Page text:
Trig, an almost ever-present sidekick who is the most prominent NPC, arrives early and takes over as the game's tutorial voice after the first few moves. By the end of the first chapter, he stops dispensing tutorial advice, and from that point on he doubles as a hint system. Repeatedly asking Trig about an active problem (as identified in the self-updating journal) will yield increasingly larger hints. It's quite intriguing how this plays out psychologically with young players -- they seem naturally resistant to asking him for help whenever they think it is something that they should be able to figure out themselves, even when stuck. Perhaps this has to do with the way that Trig's personality is implemented; he is somewhat dull, in the style of Trent/Tiffany from the Infocom canon. (The logic seems to be "If even Trig can figure it out, I should be able to!")

NPCs are an integral part of the game. In addition to Trig there are two other crew members, Javier and Zoey, that the protagonist is nominally in charge of as captain of a ship. These at first seem to be information-dispensing cardboard cutouts (the dominant but wholly-appropriate style used in the game), but at several points the protagonist needs to gain cooperation from one of these team members to complete a puzzle. This is a small but important touch, moving them out of the realm of background decoration and into the realm of supporting characters. At least one of these occasions requires issuing a command to Trig, an affordance that might not be obvious to new players but which Trig himself introduces as an optional interaction during one of his last tutorial voice comments.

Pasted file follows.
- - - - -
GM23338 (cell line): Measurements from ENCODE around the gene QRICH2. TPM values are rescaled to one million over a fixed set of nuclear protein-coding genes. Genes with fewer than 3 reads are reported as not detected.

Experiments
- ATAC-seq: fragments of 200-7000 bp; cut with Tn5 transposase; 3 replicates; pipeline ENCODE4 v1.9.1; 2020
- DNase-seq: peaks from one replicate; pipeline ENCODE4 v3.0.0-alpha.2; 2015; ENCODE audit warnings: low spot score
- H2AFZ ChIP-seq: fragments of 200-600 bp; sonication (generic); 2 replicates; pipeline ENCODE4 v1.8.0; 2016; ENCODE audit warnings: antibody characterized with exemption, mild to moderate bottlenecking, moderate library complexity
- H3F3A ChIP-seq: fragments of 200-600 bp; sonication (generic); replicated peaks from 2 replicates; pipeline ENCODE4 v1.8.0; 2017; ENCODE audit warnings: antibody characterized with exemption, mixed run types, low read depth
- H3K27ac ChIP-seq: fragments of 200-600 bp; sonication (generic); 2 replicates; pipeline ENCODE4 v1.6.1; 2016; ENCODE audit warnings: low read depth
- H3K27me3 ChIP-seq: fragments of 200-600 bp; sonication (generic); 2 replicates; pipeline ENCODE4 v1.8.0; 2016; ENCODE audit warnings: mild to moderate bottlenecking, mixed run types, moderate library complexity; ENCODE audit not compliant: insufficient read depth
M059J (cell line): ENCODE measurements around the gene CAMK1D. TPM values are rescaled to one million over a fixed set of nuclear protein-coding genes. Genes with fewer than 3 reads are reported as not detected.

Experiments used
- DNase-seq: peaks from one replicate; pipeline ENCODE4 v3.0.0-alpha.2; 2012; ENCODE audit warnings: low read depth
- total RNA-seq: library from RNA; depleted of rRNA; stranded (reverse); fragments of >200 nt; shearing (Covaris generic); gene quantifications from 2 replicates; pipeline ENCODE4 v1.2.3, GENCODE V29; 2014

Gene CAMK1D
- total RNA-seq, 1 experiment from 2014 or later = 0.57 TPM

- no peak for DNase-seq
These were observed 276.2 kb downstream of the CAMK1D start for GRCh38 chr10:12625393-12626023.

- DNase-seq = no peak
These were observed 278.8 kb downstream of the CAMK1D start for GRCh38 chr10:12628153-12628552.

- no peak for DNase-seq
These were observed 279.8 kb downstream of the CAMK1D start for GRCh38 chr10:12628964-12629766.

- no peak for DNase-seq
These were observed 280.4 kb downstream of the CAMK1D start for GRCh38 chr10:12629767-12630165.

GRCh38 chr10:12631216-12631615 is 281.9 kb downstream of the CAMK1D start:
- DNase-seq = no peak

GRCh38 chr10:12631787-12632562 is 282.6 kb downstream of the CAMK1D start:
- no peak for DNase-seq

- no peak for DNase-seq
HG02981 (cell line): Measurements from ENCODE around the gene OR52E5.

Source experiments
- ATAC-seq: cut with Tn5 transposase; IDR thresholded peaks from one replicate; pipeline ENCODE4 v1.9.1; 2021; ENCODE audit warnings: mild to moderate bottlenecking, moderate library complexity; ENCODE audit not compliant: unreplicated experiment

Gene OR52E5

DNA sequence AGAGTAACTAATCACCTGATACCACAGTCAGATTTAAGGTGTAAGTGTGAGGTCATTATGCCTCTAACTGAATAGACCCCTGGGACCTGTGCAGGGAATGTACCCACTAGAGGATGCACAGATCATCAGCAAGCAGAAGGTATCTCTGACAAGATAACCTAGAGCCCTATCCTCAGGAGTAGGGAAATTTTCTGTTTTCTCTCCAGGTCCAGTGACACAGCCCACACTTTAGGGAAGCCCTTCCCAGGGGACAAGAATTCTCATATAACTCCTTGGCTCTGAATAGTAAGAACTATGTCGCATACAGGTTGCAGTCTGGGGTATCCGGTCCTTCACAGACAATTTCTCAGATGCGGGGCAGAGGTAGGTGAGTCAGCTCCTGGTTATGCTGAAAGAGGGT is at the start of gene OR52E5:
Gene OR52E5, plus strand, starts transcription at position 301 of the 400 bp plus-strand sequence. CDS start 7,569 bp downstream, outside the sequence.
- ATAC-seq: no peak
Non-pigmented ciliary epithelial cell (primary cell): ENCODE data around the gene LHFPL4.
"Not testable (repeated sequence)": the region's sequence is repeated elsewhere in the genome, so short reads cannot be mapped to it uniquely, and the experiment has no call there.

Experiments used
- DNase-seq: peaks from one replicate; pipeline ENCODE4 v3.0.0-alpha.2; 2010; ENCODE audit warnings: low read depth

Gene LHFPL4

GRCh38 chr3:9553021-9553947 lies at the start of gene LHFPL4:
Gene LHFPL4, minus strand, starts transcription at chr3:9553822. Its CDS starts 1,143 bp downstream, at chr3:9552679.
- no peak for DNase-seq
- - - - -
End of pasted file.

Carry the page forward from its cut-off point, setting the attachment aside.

Although the hint system is in place, it is rarely needed because the puzzle structure is masterfully designed. It works marvelously in conjunction with the game's "journal" system that serves in place of a score. Reading the journal lists achievements that have been accomplished as well as the pertinent puzzles to be solved at that point. The effect of reading over the list is much like a FULL SCORE command without any numbers attached, and it's interesting how over time this creates a sense of progression through the story's highlights without implying a precise measure of how much of the game remains.